I had just let Annie and Patch out of the car at Point Isabel when a white sedan screeched up and a plump, middle-aged passenger tumbled out. She plunged toward us, beaming. “Perros o perras?” she demanded. Boy dogs or girl dogs?
Then she seized Annie’s big head in both hands and, bending low over my inscrutable, fearsome-looking Akita mix, crooned, “Que linda, que linda.” What a beautiful girl. Annie was delighted, thank dog.
Often called “the Point Isabel dog park,” Point Isabel Regional Shoreline (PI) is actually a unique multi-use park on the eastern edge of San Francisco Bay. With camera-ready views of San Francisco, the Golden Gate Bridge and Marin County’s Mount Tamalpais, it is beloved by walkers with and without dogs, joggers, birdwatchers, windsurfers, and the occasional fisherman or kayaker. Recently, a Japanese tour group even stopped to marvel (and be marveled at).
Many people, like my white-sedan lady, are there for a dog fix. Berkeley resident Katie Triest, who doesn’t have a dog, delights in watching them cavort. “It’s amazing how well they all get along,” she says.
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People of all ages and abilities relish PI, according to Jerry Yukic, a pastpresident of Point Isabel Dog Owners and Friends (PIDO). Yukic, who is 89, brings Dusty, a Brittany Spaniel rescue, to PI twice a day. “It’s a very safe place for senior citizens,” she says.
For decades, though, PI was a wasteland. Like much of the open space along the East Bay shoreline, the park is built on fill. In fact, Battery Point (part of North Point Isabel) was once a dumping ground for battery casings that leaked lead and zinc. It wasn’t until the late 1980s that tons of contaminated waste were hauled away from North PI or buried under a clay cap. People with dogs had been roaming the area for many years, however.
In 1985, PIDO began negotiating permanent off-leash status with the East Bay Regional Park District (EBRPD). Two years later, the park district agreed that dogs could be off-leash everywhere except the mudflats at low tide (when shorebirds are feeding) and the nearby marsh. Dogs are welcome in all open space, picnic areas, even the Sit & Stay Café. Better yet, people can kick back at the café while their canines are spruced up a few feet away at Mudpuppy’s Tub & Scrub.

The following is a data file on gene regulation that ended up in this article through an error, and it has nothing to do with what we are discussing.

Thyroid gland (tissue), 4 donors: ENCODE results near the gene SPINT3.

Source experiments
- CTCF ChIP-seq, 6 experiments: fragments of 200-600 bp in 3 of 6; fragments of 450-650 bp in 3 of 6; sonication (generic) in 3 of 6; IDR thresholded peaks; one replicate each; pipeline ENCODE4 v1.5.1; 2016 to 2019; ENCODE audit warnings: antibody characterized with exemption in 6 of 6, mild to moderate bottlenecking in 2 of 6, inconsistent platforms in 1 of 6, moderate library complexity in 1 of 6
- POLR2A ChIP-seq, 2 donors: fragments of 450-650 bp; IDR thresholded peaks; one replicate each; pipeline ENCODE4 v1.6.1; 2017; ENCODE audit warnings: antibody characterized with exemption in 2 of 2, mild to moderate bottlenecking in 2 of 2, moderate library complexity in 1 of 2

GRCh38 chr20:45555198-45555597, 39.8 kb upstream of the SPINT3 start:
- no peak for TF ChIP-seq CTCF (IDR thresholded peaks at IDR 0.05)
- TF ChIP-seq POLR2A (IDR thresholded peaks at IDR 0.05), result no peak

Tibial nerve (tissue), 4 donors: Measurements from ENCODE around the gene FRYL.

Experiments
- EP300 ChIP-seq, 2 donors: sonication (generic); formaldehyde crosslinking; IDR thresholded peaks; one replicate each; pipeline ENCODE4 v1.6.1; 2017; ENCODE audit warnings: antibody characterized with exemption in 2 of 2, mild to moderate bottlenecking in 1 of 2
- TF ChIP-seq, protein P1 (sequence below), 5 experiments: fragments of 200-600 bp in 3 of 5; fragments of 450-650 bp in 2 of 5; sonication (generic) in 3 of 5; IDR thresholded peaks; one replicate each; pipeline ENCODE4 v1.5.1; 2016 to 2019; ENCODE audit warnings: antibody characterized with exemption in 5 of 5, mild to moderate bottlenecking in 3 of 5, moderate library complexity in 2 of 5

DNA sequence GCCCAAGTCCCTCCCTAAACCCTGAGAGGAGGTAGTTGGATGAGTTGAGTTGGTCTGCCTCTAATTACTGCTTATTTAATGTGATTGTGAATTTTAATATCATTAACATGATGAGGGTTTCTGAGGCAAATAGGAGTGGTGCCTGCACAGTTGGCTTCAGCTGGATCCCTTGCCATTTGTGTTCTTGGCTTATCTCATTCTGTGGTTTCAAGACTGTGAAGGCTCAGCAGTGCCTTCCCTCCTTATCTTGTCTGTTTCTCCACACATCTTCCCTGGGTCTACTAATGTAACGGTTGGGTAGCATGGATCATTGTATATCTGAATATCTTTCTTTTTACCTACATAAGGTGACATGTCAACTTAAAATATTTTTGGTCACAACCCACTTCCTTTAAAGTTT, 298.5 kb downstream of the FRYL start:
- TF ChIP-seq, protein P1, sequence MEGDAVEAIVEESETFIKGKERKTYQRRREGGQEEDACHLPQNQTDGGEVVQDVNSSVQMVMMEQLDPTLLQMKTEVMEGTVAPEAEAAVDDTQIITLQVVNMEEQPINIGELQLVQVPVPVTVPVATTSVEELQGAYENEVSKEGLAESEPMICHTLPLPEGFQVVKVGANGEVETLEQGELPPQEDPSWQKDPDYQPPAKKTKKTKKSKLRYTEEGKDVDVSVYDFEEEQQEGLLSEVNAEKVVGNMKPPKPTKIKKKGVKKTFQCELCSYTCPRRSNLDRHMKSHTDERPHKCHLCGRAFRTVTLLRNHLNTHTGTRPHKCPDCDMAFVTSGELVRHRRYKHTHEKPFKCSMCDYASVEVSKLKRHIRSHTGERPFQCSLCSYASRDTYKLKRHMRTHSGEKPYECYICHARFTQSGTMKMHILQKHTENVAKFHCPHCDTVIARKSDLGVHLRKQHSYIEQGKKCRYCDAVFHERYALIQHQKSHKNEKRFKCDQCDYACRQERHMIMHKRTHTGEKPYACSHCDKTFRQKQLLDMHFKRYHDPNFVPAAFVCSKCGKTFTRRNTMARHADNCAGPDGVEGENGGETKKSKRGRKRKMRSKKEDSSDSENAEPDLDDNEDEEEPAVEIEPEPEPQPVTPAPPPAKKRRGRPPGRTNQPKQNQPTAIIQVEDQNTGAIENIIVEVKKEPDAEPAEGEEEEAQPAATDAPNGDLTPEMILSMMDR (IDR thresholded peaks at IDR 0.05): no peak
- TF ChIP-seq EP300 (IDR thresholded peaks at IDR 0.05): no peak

Most people don’t just kick back, though. At PI, the typical companion human is getting some exercise. The roughly 50-acre park, with its 3.2 miles of pathways, is divided by a channel that drains Hoffman Marsh. Visitors can circle both halves of the park—the 23 acres of PI proper and North PI, which is slightly bigger—using loop trails. A footbridge connects the two areas.
How all this good stuff came about depends on whom you ask.
The acclaimed EBRPD, which celebrates its 80th anniversary this year, is known for its refreshingly progressive off-leash polices that allow dogs on much of its vast trail system. Even so, it may not have anticipated PI’s popularity with dog walkers. One legend at the park district has it that Point Isabel used to be just a desolate, windy place where no one went. Then people started walking dogs there, and by the time the district realized what was happening, it was too late to stop it.
The story told by the founders of PIDO is more romantic. They say that PI was wild, weedy and frequented by drug dealers dodging the Richmond police. After PIDO organized in 1985, “the number of dogs increased, and the drug dealers, frightened by the dogs and the growing presence of dog owners, disappeared,” according to an article by the late Sylvia Schild, PIDO’s first president. Then the usual suspects started complaining about dogs being allowed to run free.
PIDO fought that battle and others for years, during which it developed a close partnership with the EBRPD, became a 501(c)3 nonprofit and grew from 75 to 5,200 members.
from 75 to 5,200 members. Today, Point Isabel is a runaway success and a huge boon for the East Bay’s dense urban population. It is by far EBRPD’s single most popular recreation spot, with well over 1.3 million visitors every year—and no doubt that many dogs, making it one of the top off-leash areas in the United States.
Not bad for an old dump.